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Hookes lawby rons49
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#1
Oct2711, 09:40 AM

P: 2

im having bother writing the conlcusion for hookes law experiment, can any one help or point me in the right direction ????



#2
Oct2711, 09:43 AM

P: 1,084

What is hookes law? Are there limitations of hookes law?



#3
Oct2711, 09:50 AM

P: 2

hooke's law states that spring extension is in direct proportion to the load applied, within the elastic limit of the spring F = KX
F is the force applied to the spring in newtons (N) k is the spring constant measured in newtons per meter (N/m) x is the distance the spring is stretched from its equilibrium position in meters (m) 


#4
Oct2711, 09:59 AM

P: 1,084

Hookes law
so now relate that definition of hooke's law to your hypothesis and your observations. Mention its limitations.



#5
Oct2711, 10:16 AM

P: 351

Analyse the relationship between the conclusion drawn from your data and Hooke's law to verify its validity. Also, is there any anomalies? Do they indicate limitations of Hooke's Law?



#6
Oct2711, 01:46 PM

P: 112

I recently finished my first course in mechanics (or maybe I should call it physics course A, however...) but we also talked a bit about Hooke's Law. Unfortunately my teacher wasn't a "real" teacher in physics (actually he was a teacher of Mechanical engineering) and it doesn't look like we learnt the "real" Hooke's law, can anyone explain to me what this is then in simple terms?:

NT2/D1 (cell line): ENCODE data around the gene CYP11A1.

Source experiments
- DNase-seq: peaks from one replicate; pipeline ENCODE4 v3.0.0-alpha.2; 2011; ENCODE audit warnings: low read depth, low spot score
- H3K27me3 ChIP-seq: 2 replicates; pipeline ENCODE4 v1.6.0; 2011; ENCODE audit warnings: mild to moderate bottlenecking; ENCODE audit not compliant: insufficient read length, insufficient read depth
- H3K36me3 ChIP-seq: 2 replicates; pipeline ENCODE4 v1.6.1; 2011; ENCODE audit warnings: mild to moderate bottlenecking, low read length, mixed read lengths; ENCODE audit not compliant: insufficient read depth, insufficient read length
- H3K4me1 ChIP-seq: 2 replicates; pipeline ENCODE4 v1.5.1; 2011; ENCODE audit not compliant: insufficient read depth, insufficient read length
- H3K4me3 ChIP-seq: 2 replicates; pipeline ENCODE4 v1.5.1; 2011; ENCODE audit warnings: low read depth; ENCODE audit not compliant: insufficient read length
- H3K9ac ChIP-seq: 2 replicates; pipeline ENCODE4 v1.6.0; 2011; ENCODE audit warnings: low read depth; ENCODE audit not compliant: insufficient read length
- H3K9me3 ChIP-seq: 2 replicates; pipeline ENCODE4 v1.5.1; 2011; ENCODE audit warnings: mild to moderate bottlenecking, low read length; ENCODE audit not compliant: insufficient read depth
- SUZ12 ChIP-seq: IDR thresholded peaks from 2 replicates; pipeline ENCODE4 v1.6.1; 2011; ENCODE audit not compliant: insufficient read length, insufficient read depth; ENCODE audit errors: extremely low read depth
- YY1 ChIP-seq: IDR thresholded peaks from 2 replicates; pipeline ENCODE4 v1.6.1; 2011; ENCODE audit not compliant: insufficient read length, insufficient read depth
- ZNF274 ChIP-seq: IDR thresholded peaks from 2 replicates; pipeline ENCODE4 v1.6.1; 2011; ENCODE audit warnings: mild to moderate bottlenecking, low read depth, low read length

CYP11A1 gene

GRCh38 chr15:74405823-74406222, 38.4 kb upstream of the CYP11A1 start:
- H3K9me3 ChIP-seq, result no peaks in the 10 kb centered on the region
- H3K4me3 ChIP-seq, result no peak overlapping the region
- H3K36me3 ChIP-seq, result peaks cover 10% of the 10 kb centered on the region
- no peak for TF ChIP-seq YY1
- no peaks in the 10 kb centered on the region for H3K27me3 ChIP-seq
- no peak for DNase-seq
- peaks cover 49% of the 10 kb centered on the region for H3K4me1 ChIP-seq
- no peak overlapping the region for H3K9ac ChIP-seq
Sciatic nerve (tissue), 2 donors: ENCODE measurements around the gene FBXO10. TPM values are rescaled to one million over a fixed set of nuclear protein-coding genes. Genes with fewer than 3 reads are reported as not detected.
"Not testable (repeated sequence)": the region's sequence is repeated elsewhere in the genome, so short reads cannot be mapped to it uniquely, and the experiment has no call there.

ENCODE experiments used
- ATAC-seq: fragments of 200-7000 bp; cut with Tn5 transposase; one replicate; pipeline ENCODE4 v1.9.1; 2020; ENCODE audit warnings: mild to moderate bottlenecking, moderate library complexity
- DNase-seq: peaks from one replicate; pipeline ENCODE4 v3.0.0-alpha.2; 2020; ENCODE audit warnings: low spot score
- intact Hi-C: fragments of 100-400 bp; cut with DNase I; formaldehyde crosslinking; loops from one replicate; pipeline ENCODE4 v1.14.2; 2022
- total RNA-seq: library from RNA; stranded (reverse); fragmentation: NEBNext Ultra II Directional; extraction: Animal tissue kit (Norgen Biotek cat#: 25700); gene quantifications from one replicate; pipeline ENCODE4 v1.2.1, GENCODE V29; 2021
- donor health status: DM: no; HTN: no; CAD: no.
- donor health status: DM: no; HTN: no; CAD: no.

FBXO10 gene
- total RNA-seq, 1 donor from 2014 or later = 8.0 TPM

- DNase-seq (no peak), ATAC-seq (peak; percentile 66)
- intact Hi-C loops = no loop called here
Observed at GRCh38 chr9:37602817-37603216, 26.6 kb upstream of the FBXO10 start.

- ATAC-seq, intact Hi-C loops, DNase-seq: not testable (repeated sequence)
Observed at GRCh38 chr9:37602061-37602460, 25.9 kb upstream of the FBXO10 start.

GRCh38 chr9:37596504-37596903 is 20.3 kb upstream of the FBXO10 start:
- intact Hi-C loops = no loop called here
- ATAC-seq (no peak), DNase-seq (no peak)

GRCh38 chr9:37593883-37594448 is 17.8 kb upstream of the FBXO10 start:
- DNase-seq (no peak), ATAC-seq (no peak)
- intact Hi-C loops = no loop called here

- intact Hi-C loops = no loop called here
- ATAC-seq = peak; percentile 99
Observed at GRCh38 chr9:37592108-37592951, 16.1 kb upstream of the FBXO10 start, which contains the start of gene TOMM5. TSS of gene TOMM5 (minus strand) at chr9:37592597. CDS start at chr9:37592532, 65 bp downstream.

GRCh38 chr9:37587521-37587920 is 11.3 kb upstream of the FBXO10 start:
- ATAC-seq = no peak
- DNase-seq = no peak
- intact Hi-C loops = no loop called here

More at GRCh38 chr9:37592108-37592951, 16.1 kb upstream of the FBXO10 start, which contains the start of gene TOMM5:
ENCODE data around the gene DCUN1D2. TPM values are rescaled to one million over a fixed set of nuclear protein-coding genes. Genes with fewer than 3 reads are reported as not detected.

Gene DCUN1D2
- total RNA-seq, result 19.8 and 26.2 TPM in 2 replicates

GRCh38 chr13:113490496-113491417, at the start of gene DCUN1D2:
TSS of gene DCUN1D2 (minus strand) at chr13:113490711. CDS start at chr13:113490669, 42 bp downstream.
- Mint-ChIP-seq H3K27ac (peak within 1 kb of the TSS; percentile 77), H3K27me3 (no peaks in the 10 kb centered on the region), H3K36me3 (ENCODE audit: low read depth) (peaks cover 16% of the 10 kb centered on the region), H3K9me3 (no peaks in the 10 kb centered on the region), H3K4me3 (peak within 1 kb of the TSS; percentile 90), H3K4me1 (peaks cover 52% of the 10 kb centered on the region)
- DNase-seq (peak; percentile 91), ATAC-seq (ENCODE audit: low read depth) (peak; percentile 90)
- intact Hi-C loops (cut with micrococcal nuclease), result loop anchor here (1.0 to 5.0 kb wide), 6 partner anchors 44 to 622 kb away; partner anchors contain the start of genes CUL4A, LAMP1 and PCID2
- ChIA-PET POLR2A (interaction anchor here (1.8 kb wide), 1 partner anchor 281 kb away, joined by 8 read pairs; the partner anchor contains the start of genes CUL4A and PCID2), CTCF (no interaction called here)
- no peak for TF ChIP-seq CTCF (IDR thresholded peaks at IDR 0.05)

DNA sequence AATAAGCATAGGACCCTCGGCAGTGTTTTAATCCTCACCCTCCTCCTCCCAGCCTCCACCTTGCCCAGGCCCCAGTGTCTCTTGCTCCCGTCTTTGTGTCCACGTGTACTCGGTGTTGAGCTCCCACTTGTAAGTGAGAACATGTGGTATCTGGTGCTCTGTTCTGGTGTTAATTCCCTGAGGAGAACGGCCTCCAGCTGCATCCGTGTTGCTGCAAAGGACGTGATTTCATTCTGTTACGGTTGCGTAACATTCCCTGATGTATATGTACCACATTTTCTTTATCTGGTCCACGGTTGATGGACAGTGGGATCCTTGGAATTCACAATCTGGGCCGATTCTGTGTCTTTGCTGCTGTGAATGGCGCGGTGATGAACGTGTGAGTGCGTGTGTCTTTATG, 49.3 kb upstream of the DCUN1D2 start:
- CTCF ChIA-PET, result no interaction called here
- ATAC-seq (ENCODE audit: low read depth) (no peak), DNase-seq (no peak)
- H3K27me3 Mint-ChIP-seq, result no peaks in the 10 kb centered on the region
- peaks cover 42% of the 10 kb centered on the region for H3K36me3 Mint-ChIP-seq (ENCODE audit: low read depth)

σ = Eε My teacher told us that this (^) was hooke's law. A quick look on wikipedia shows F=kx, but also I can find σ = Eε if I scroll down a bit. I know that sigma is the stress caused on a certain area (like the area of the cable holding up an elevator), E is the elastic modulus of a certain material, and epsilon, umm I don't know the word for it in english but I know what it is. :) Thanks in advance. 


#7
Oct2711, 01:58 PM

P: 1,084

F = kx is an equation of motion. Your σ = Eε seems to be more of a definition of materials.



#8
Oct2711, 02:51 PM

P: 1,970

E is a material constant (Young's modulus). F=kx applies to a spring or any elastic object. Here k is a constant of the object and not of just the material. Springs made from the same material may have different values of k, depending on size and shape. 


#9
Oct2811, 02:53 AM

P: 112

Ahhh! Thanks nasu for the good explanation, also I've noticed these "physic" words differ a lot from language to language :b however, big thanks!



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